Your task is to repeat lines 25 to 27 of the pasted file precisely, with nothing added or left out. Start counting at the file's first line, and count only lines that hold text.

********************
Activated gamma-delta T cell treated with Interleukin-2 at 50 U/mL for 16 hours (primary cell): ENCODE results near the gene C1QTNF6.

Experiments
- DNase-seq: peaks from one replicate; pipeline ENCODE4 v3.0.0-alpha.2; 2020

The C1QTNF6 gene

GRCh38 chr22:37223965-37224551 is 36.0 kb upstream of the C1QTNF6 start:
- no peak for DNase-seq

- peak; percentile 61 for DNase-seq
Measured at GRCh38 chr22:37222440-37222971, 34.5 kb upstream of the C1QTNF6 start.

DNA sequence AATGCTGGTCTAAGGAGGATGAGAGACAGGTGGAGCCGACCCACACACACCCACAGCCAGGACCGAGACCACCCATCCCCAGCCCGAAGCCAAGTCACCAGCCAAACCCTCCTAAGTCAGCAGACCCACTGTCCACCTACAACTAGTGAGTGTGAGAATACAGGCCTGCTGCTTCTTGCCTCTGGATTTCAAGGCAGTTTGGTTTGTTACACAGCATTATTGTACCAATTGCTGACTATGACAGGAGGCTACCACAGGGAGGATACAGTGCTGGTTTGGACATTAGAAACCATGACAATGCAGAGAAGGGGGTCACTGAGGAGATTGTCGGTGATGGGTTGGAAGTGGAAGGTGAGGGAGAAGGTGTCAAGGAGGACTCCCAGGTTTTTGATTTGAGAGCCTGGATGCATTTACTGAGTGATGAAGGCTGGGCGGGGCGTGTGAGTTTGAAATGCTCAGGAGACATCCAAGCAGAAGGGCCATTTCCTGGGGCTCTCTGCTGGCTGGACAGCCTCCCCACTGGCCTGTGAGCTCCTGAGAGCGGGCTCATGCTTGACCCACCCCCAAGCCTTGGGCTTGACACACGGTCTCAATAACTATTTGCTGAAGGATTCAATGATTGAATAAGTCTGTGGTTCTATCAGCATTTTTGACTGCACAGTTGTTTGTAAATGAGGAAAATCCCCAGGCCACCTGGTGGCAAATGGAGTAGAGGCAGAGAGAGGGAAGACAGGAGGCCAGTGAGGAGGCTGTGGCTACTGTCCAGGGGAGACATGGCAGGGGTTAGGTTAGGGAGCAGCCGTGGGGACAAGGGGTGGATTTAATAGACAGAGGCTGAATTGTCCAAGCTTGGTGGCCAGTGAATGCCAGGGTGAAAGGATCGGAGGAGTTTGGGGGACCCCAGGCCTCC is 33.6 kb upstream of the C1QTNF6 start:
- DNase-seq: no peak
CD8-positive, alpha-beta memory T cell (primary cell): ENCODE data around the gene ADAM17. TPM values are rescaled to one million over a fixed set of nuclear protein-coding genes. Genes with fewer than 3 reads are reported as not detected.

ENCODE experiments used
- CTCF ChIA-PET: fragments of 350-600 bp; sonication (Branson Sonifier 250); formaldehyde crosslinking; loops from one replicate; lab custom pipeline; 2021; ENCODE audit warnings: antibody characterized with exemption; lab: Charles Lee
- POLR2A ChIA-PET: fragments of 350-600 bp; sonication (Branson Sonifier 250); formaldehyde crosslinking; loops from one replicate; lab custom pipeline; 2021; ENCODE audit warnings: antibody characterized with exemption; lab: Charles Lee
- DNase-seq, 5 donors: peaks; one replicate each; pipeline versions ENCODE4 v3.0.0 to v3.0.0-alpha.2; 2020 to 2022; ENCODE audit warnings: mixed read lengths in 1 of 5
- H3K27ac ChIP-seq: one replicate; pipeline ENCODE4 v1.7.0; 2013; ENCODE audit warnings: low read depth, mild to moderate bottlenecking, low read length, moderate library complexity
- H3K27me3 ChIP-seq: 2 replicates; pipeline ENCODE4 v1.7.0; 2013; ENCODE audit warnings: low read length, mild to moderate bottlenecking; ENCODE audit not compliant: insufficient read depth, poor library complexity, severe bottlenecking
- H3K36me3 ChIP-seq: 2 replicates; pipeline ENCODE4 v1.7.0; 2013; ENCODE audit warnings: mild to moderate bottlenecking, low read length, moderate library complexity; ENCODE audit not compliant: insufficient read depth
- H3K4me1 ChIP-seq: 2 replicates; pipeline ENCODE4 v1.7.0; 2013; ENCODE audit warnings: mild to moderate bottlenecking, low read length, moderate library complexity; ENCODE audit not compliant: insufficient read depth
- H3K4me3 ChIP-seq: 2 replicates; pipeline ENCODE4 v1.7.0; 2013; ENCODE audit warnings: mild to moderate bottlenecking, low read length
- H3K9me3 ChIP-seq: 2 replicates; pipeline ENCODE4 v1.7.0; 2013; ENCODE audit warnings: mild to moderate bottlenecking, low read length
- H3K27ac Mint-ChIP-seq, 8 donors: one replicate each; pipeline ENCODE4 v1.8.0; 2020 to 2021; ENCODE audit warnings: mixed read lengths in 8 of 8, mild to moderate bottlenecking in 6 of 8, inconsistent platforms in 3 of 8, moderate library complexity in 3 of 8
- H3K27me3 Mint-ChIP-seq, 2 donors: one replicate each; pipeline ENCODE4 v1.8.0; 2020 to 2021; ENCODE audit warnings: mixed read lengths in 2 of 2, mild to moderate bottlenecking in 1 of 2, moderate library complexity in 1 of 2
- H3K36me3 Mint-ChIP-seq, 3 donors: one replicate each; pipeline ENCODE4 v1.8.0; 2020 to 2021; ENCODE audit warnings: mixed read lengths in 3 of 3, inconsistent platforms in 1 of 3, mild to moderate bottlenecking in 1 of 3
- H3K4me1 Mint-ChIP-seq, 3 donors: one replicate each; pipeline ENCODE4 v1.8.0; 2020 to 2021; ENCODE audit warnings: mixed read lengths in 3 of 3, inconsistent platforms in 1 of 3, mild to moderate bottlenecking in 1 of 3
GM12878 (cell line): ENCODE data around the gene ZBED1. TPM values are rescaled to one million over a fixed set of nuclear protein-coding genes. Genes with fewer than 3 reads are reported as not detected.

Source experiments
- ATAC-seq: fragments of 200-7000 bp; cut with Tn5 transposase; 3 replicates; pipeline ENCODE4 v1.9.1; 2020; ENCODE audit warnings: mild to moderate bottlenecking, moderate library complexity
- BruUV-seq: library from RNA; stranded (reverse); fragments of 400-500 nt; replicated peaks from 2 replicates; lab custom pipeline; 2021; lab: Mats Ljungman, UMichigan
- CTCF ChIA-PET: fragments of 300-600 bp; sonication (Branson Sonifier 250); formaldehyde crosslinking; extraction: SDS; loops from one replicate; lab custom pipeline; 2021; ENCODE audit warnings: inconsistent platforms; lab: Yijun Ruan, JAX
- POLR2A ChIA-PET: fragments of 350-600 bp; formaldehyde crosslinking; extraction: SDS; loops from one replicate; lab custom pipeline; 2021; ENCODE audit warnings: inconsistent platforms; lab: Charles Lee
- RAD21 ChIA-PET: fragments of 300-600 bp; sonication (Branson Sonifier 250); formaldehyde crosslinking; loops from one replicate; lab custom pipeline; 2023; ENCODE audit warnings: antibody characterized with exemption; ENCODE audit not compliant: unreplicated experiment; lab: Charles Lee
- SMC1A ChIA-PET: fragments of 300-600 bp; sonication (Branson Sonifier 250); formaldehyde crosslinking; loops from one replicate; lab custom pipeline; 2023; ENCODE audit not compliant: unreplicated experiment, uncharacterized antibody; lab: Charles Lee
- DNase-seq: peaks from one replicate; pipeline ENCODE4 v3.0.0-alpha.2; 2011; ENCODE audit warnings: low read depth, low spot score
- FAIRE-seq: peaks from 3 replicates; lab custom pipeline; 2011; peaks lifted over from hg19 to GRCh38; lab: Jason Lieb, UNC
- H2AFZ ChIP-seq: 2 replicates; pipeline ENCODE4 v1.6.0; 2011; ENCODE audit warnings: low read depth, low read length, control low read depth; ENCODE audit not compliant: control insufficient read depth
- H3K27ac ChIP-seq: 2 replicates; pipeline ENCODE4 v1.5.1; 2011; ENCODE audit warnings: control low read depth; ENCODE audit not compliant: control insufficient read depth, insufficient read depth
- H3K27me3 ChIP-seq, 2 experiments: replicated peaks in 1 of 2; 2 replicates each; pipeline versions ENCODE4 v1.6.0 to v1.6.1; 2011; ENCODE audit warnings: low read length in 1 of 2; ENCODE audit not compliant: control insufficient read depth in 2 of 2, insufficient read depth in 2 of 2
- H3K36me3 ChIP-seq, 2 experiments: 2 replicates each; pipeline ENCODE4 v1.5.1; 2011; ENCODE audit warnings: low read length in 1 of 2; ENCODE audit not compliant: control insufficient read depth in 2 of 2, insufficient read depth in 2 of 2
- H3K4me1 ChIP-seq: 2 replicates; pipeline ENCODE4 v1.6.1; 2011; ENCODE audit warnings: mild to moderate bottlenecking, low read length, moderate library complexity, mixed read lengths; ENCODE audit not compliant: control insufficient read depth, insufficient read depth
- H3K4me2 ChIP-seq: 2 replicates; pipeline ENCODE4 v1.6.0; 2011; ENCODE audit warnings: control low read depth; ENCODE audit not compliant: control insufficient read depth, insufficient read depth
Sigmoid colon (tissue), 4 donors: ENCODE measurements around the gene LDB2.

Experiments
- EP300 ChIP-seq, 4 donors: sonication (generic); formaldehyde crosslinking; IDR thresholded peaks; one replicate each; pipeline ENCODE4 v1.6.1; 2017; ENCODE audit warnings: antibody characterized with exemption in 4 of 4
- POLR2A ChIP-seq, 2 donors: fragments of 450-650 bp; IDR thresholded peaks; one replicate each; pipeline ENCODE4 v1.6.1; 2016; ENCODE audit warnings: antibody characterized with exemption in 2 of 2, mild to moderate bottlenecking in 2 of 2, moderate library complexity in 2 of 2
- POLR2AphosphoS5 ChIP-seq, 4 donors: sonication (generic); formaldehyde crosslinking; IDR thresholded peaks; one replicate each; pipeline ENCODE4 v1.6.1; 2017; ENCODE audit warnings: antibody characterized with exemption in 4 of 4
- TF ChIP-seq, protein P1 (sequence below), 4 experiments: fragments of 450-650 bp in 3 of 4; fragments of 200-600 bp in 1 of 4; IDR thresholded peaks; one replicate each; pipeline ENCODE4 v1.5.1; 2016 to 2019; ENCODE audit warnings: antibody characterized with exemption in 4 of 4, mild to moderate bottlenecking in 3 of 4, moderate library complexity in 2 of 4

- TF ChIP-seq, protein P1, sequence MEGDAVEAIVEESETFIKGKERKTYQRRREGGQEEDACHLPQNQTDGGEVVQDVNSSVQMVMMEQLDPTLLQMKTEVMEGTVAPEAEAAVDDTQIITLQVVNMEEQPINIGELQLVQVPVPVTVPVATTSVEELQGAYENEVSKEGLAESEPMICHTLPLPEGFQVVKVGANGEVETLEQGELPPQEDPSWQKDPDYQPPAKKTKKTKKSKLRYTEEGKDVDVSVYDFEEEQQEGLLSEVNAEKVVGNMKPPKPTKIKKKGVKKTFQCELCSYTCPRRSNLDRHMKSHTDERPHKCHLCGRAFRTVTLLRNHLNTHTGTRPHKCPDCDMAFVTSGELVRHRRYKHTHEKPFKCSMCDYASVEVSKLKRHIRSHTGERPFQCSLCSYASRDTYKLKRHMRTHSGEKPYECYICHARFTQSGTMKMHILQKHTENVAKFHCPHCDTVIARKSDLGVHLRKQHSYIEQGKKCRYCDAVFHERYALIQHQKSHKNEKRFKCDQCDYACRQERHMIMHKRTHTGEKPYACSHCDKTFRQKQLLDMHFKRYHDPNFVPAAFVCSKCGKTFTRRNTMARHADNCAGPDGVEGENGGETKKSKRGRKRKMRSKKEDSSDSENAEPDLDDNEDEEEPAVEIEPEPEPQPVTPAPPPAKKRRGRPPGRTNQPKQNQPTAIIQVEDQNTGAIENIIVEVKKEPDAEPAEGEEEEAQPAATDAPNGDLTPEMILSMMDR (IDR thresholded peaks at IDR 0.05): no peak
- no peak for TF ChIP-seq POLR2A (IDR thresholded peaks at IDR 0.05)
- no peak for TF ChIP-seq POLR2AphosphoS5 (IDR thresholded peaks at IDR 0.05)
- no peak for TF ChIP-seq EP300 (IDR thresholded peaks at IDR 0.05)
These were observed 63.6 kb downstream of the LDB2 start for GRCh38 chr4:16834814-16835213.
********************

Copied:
- H3K4me1 Mint-ChIP-seq, 3 donors: one replicate each; pipeline ENCODE4 v1.8.0; 2020 to 2021; ENCODE audit warnings: mixed read lengths in 3 of 3, inconsistent platforms in 1 of 3, mild to moderate bottlenecking in 1 of 3
GM12878 (cell line): ENCODE data around the gene ZBED1. TPM values are rescaled to one million over a fixed set of nuclear protein-coding genes. Genes with fewer than 3 reads are reported as not detected.

Source experiments